She’d felt like a bitch, she thought now as she drove over to Lucys’ flat. She had felt uncomfortable agreeing with what Lucy had done. She knew that if Danny had heard them talking like that in the café, he would have exploded at both of them. He probably would have accused her of being behind it all, of wanting to wreck his life all over again. Kay felt the usual hardening in her heart as she drove, thinkingt about her son, and the mess that his once promising life had become. She felt the guilt, as she always did, like a heavy sodden cloak that clung upon her shoulders, pressing her down, so that it was a perpetual effort to hold her head up high. After all, she would remind herself dryly, she was his mother. She had raised him, pretty much by herself. She had not helped him stay in contact with his father, and that was another thing she felt guilty about. But guilt was a strange thing, she realised. Back then, as a young mother, guilt had panicked her. Guilt at being single, guilt at her children having different fathers, guilt at how much she yearned to be young and free again. That guilt had sent her looking for comfort, for attention and reassurance, for men. It had propelled her towards them because it was easy. She was beautiful, and they wanted her, and they made her feel better about the mess she had made of her life. Sometimes she had sought out the ones who seemed like they would be good fathers, but most of the time, she had not even worried about it.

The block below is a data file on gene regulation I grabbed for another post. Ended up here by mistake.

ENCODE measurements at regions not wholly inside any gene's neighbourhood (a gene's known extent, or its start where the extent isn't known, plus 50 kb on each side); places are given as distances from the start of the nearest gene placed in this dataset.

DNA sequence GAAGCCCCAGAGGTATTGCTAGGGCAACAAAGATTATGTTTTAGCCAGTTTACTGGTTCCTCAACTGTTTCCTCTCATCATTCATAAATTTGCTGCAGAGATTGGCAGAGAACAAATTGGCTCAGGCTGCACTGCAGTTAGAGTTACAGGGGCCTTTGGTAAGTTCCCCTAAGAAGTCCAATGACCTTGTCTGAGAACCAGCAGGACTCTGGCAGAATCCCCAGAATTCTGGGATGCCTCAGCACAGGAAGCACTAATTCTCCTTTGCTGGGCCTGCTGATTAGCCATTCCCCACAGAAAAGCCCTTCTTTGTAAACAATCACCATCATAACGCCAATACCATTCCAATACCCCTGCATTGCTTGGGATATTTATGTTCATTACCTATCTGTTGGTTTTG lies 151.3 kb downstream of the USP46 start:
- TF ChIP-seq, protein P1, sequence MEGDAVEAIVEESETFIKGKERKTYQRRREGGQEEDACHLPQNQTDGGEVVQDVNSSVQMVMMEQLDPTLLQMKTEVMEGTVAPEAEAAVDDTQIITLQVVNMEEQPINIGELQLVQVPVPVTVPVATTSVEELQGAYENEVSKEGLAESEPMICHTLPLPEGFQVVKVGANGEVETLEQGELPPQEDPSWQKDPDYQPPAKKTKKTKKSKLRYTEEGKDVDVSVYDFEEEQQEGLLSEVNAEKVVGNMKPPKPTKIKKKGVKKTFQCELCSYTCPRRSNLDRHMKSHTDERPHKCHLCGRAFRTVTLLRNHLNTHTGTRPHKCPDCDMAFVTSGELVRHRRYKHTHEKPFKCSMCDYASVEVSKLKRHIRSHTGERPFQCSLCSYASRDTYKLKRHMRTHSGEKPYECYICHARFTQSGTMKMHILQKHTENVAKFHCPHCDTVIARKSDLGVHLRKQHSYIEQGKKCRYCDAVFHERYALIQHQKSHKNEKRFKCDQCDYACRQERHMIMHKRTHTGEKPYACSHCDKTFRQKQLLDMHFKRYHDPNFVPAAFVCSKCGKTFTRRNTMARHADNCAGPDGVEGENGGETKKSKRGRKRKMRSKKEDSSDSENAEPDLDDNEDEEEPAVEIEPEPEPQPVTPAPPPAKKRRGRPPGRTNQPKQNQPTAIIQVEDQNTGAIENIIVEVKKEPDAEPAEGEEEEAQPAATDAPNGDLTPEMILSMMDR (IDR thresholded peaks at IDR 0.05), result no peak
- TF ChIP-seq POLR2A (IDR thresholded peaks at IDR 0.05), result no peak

Guilt. A very strange thing. She seemed to have spent most of her life trying to escape it, and escaping guilt made you defensive, and made your existence a constant state of denial. That was how Kay had come to view her years with Lee. A a state of denial caused by her desire to escape the guilt that weighed her down. She thought of the time they had lived in that small house together, and she knew that she had seen and heard things, and had ignored them, denied them, flapped them away. She knew she had been incredibly selfish, and too terrified to be alone to open her eyes and question what was happening around her. She knew there were times when Lee would go into Danny’s bedroom and close the door behind him, and she knew she should have gone to the door and listened, just in case. Just in case.
She drove to Lucy’s house, her expression taut, mouth pursed, eyes frowning. She felt hard inside. She was able to take all of their accusations these days, they had followed her around for years, and she had grown accustomed to them. They may all hate me, they may all blame me, but I am still his mother, she told herself as she pulled up neatly outside Lucy’s flat. She got out of the car, locked it and hurried briskly towards the door.
Lucy came to the door on the second knock. She viewed Kay with surprise and then suspicion. She was tying her dressing gown around her middle and looked unwell. “Kay? Is something wrong?”
“Well that’s what I’ve come to find out,” Kay smiled and pushed gently past her into the hallway. “No one tells me anything,” she explained, as Lucy closed the door hesitantly after her. “And I know, why should they? Why should they indeed? But I haven’t seen or heard much from my son since he threw his tantrum at my place, have you?”
Lucy folded her arms across her chest and sighed as she turned into her kitchen. “No,” she replied. “But he is coming over today.”
Kay followed her, eyebrows arched. “Really? Is he? How did you manage that?”